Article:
Because hospitalizations for abortion complications didn't rise during the study period, he believes it is more likely that fears of a Zika infection led couples to avoid conceiving during the epidemic period.
Ko published a study
this year that focused on the Brazilian city of Sao Jose do Rio Preto, which had a later Zika outbreak period than Sao Paulo. Having had a "jump start," he said, "the women in that city were aware of the Zika epidemic," and this resulted in a 30% decrease in births, he and his co-authors estimate.
The new study, then, is a comprehensive look at what Ko and other groups have seen and reported anecdotally or on a smaller scale.
One of two important questions raised by the new study, Ko said, is: How much Zika is still going to happen in the Americas and in the Caribbean?
Herd immunity -- when enough people have been infected by or vaccinated against a disease and so likely won't develop an infection -- protects people, including pregnant women, who have never been exposed to the virus because it decreases the probability of viral transmission from human to mosquito to human. Ko fears there may be pockets in the Americas where a background level of exposure to the Zika virus infection has not yet reached the herd immunity limit.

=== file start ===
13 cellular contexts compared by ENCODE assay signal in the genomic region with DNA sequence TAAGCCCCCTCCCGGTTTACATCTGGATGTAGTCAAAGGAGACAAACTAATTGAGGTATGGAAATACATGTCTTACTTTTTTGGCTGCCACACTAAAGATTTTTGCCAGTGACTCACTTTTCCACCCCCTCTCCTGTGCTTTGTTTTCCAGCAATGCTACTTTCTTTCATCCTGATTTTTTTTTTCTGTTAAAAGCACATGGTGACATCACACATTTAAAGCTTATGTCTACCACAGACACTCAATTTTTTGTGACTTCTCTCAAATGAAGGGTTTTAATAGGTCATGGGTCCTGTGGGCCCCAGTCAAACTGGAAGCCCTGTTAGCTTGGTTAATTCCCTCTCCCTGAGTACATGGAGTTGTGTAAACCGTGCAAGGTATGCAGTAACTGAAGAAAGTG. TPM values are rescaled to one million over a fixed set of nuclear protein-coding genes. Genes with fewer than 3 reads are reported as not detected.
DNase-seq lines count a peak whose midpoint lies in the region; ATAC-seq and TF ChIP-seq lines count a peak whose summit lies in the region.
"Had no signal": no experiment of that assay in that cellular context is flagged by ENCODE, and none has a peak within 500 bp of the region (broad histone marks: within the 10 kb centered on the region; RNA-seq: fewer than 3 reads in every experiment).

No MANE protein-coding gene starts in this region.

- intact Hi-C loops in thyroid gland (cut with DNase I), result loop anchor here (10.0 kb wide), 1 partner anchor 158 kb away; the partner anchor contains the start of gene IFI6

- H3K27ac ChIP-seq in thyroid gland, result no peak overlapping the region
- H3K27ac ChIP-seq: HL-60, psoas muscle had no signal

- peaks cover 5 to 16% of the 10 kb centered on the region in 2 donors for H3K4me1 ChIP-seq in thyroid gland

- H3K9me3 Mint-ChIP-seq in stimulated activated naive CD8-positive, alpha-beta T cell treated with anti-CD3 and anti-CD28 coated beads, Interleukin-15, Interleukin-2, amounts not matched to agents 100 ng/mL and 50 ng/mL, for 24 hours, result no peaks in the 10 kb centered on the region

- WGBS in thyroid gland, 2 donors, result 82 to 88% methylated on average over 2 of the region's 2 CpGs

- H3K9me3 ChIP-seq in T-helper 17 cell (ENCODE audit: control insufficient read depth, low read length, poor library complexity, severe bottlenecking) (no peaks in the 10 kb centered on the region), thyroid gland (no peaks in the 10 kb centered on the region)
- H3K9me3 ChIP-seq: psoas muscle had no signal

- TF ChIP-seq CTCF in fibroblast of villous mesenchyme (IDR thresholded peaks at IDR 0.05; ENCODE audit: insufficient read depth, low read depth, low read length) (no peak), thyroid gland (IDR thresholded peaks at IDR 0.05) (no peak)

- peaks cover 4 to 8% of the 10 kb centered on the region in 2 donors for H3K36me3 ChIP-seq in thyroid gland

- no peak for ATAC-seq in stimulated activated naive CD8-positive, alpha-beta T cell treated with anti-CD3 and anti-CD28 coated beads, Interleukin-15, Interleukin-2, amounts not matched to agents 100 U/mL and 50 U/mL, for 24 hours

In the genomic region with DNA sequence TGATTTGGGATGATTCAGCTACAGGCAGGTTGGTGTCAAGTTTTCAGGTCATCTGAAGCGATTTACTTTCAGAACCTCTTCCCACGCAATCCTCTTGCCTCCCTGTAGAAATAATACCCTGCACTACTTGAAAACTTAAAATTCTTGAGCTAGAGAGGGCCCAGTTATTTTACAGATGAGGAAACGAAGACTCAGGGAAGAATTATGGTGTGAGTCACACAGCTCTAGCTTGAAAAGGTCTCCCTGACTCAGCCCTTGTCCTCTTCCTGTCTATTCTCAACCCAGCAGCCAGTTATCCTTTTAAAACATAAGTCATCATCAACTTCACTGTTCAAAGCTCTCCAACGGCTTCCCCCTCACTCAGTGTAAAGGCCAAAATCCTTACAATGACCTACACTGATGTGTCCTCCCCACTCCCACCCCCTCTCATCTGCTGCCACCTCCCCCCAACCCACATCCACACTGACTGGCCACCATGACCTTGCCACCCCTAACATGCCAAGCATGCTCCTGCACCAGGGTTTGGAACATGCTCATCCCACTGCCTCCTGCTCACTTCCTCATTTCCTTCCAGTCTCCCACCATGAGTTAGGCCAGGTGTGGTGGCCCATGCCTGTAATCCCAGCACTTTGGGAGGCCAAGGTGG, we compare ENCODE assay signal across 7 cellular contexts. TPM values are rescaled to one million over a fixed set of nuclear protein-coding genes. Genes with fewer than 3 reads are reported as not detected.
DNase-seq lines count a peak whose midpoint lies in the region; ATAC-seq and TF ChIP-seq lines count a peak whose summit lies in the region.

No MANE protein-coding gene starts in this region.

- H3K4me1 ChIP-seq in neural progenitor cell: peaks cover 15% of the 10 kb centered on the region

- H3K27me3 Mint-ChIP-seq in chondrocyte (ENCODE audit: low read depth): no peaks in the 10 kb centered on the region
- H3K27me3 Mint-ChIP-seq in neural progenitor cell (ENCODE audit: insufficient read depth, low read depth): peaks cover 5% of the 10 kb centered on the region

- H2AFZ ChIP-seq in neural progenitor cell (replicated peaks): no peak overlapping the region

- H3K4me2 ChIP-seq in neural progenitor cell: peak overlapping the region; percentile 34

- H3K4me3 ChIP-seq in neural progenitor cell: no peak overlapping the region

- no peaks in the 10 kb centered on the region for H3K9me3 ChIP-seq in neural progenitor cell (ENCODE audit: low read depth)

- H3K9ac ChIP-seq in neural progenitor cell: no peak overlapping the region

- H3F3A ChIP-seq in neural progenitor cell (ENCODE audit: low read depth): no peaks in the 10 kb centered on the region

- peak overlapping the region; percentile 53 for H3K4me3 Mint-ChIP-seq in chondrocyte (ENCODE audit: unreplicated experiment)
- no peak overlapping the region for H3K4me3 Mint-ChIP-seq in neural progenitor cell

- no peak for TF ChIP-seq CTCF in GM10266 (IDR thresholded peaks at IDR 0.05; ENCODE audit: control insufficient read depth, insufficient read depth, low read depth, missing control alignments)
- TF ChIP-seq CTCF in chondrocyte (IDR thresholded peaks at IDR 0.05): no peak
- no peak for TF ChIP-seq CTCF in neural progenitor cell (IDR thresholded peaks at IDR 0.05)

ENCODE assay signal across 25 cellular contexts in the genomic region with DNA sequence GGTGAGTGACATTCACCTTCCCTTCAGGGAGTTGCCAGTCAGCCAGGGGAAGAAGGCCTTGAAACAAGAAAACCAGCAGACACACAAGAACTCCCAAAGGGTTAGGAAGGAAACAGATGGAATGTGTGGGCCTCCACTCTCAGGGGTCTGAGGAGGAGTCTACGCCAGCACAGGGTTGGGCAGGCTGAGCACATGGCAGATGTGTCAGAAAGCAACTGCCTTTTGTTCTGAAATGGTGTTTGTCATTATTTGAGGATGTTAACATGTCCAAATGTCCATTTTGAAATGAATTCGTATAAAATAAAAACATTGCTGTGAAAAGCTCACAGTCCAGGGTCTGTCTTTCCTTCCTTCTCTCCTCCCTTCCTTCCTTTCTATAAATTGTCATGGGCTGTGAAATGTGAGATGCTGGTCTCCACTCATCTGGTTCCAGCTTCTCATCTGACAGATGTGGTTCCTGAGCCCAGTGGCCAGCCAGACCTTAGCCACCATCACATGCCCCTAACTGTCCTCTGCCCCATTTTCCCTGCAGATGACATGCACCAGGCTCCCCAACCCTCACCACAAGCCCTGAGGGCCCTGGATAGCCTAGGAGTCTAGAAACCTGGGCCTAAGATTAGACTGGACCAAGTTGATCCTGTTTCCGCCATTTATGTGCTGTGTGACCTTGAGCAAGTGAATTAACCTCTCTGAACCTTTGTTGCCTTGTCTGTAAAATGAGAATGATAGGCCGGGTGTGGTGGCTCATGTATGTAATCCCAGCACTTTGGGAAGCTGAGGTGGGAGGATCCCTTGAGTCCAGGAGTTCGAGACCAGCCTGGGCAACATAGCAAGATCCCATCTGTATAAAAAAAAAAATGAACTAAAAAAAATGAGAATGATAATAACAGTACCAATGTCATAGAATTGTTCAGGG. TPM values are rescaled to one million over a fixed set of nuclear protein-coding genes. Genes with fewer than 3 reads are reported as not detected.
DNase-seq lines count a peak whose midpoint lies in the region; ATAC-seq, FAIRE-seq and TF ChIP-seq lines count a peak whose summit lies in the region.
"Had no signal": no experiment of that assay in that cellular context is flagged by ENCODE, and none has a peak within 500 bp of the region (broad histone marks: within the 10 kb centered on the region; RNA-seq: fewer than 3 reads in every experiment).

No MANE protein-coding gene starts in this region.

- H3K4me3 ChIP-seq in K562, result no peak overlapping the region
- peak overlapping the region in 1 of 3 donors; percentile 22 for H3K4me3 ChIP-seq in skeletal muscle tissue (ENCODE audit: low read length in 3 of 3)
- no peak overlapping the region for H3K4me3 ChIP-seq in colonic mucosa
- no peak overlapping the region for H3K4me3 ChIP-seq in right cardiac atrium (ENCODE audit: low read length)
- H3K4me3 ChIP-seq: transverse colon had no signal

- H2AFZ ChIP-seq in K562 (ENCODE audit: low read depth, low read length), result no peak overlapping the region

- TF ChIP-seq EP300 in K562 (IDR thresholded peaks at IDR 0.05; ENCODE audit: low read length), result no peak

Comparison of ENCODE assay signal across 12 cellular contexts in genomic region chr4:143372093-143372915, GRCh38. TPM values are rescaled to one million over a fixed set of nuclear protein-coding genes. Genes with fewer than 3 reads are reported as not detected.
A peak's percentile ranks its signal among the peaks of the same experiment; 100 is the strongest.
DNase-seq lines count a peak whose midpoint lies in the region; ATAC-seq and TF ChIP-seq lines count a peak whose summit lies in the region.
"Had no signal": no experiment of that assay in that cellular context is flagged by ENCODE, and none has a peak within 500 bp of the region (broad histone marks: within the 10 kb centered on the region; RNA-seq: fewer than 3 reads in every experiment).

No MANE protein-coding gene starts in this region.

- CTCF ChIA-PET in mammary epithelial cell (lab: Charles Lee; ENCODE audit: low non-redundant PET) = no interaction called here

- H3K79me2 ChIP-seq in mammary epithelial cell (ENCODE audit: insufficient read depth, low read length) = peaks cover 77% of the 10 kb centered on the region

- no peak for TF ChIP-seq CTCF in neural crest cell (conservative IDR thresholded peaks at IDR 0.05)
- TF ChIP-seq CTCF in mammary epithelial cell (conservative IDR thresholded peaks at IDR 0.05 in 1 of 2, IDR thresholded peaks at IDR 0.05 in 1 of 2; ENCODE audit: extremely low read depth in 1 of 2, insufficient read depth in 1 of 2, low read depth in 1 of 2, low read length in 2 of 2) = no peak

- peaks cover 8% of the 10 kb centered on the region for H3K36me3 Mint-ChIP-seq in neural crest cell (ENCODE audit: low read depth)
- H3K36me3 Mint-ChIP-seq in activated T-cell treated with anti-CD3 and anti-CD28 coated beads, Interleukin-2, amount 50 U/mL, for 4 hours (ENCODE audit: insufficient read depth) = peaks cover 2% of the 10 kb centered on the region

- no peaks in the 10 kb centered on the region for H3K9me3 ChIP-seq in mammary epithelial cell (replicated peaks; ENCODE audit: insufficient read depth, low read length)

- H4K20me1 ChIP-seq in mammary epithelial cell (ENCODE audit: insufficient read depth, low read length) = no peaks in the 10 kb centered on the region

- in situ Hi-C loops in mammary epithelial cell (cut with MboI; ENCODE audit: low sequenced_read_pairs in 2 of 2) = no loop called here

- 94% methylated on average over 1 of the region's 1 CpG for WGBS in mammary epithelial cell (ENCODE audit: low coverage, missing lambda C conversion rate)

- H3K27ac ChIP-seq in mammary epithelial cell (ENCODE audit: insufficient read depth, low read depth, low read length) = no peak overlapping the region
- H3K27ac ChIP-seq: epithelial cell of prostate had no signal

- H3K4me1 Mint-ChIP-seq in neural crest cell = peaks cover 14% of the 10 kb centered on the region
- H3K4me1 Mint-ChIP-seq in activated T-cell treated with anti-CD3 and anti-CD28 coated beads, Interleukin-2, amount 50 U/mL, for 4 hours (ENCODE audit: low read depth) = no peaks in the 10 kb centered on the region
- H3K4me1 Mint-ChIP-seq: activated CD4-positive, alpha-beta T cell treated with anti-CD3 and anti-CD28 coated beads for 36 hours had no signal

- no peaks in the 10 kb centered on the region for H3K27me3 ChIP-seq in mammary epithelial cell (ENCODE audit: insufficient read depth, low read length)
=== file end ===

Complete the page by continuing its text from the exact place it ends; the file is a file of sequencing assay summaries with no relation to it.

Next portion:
The second question haunting Ko is, "Of all the women who were exposed -- and this was a large epidemic, and there were millions of women across the Americas that were exposed and millions of women who were pregnant at that time -- why did only a small fraction, 6%, 7%, 8%, develop these severe manifestations, severe birth defects due to Zika?"
Cross and her co-authors note that Zika infections may have declined, but "the threat is not gone."
Aedes aegypti "reigns in Brazilian cities and currently transmits dengue, Zika, chikungunya, and Mayaro virus, and is competent to transmit the strains of the yellow fever virus circulating in the country," the authors wrote. "A new epidemic of Zika virus is possible, and could be exacerbated by climatic conditions."